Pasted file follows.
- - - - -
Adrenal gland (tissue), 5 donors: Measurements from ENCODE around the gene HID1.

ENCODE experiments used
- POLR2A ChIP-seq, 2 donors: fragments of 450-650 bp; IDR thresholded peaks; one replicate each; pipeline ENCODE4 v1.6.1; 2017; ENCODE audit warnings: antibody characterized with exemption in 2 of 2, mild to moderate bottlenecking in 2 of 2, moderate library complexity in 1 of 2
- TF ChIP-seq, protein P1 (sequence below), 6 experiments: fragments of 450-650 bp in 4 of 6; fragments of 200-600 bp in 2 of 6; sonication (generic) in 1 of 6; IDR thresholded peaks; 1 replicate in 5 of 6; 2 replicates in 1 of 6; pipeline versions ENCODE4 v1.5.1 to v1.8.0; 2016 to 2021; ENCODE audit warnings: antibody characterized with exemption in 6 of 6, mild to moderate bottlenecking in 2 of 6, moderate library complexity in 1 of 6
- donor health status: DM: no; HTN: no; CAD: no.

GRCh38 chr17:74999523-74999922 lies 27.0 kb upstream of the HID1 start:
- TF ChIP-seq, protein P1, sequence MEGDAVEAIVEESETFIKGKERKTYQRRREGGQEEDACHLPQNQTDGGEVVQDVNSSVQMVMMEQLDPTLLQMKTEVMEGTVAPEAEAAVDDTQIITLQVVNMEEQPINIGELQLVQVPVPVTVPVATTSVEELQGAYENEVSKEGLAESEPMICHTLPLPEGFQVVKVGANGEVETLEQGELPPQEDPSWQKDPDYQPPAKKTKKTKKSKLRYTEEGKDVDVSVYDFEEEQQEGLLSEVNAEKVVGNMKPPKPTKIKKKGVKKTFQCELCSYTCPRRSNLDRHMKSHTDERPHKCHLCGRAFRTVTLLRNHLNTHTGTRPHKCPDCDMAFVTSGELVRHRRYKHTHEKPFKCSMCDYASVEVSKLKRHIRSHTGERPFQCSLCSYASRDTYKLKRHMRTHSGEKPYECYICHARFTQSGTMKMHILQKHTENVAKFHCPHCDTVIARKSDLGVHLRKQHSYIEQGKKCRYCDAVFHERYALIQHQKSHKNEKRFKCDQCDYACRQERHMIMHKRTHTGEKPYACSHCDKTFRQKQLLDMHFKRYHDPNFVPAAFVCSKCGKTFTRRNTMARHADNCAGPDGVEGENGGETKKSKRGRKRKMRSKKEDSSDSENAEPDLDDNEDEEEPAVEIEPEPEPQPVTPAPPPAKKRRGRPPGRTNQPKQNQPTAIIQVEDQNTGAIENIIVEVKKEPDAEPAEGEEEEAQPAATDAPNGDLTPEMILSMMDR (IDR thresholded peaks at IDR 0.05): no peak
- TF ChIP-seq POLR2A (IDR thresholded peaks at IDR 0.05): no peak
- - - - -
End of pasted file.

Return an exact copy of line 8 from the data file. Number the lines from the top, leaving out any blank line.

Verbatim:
- TF ChIP-seq POLR2A (IDR thresholded peaks at IDR 0.05): no peak